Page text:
Center leader Rubina Raja protects Syria’s largest ancient cultural heritage

The DNRF center UrbNet headed by professor Rubina Raja Dr. Rubina RajaAssociate professorSection for Classical Archaeologyinvestigates the archaeology of urbanism from Medieval Northern Europe to the Ancient Mediterranean and the Indian Ocean World and aim to determine how, and to what extent, past urban networks catalyzed societal and environmental expansions and crises in the past. The research involves ancient city Palmyra in Syria, which is on the Unesco world heritage list. The city has been robbed and partially racked by Islamic State, but last Sunday ISIS were removed from the city, and the effects of the research project which started out as database registration of grave sculpture has developed into preservation of cultural heritage.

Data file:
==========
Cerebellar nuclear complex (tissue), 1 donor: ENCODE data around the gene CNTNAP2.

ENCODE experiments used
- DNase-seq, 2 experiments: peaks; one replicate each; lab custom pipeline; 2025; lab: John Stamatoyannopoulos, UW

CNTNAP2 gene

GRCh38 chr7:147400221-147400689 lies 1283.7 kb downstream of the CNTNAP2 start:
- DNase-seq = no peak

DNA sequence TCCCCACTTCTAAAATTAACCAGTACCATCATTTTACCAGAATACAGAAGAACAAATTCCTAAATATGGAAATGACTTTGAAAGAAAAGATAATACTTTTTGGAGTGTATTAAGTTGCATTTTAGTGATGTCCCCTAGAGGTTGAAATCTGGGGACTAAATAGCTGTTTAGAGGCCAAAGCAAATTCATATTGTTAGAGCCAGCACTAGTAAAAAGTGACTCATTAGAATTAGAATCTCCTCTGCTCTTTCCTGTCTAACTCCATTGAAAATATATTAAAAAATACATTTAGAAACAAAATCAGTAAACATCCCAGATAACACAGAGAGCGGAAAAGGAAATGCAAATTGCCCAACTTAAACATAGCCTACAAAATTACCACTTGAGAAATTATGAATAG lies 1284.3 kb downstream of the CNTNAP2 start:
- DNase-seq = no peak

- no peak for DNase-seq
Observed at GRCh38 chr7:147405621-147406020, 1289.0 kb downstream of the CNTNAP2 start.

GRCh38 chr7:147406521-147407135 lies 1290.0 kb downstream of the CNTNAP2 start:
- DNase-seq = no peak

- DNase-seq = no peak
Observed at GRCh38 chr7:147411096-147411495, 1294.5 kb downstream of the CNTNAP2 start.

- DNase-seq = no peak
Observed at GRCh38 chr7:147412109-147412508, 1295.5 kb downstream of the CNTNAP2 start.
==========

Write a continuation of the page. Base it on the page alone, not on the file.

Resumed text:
Read ‘Dansk arkæolog holder snor i stjålen syrisk kulturarv’ (from Kristelig Dagblad)
Portrait research is one of professor Rubina Raja’s core research competencies. During the past three and a half years she has been heading a joint research project which has built up a corpus of the palmyrien grave portraits from the roman period.

The Palmyra Portrait Project

This group of objects is the largest corpus of portraits outside Rome. The portraits depicts how urbane networks was extended beyond the material (the objects), and also covered an exchange and further development of ideas. In this sense The Palmyra Portrait Project feeds directly into the broader research scope of the UrbNet-center. In Palmyra the portraits were reinterpreted in a way which reflects local ideas of self-representation.

Currently Professor Rubina Raja is curator of an exhibition about the Palmyra Portrait Project at Antikmuseet in Aarhus.

Ny Carlsberg Glyptoteket’s collection of sculptures from Palmyra is the second largest collection in the world outside Syria.